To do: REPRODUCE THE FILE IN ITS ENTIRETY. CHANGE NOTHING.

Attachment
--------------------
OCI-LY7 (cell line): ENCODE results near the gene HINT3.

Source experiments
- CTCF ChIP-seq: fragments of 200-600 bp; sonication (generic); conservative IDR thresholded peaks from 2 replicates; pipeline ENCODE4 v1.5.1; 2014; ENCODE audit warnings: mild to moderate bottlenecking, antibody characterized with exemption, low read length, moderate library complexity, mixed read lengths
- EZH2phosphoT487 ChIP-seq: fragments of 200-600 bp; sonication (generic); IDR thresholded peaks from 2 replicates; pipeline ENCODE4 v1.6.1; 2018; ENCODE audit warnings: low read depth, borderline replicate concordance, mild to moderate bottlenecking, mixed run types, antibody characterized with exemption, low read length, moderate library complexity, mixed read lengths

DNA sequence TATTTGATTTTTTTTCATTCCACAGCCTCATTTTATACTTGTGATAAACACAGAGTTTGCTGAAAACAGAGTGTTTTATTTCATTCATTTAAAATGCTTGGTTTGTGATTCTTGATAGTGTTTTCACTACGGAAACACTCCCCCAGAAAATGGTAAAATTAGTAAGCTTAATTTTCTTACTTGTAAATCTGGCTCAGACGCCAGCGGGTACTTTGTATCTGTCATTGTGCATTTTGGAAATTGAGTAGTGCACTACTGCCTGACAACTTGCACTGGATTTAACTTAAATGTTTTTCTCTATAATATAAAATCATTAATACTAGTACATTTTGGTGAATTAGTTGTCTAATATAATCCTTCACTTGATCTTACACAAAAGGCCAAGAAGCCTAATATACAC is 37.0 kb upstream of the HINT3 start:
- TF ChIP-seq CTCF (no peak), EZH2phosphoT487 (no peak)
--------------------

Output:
OCI-LY7 (cell line): ENCODE results near the gene HINT3.

Source experiments
- CTCF ChIP-seq: fragments of 200-600 bp; sonication (generic); conservative IDR thresholded peaks from 2 replicates; pipeline ENCODE4 v1.5.1; 2014; ENCODE audit warnings: mild to moderate bottlenecking, antibody characterized with exemption, low read length, moderate library complexity, mixed read lengths
- EZH2phosphoT487 ChIP-seq: fragments of 200-600 bp; sonication (generic); IDR thresholded peaks from 2 replicates; pipeline ENCODE4 v1.6.1; 2018; ENCODE audit warnings: low read depth, borderline replicate concordance, mild to moderate bottlenecking, mixed run types, antibody characterized with exemption, low read length, moderate library complexity, mixed read lengths

DNA sequence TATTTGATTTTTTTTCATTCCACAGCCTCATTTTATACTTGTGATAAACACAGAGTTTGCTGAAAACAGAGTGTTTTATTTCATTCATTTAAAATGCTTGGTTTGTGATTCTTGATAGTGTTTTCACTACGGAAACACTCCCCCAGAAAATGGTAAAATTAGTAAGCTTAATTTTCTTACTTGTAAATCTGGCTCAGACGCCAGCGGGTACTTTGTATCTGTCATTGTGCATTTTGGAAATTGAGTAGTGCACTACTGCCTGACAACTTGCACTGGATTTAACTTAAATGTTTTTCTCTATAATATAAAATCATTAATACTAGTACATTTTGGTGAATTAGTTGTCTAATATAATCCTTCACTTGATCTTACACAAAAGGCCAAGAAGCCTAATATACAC is 37.0 kb upstream of the HINT3 start:
- TF ChIP-seq CTCF (no peak), EZH2phosphoT487 (no peak)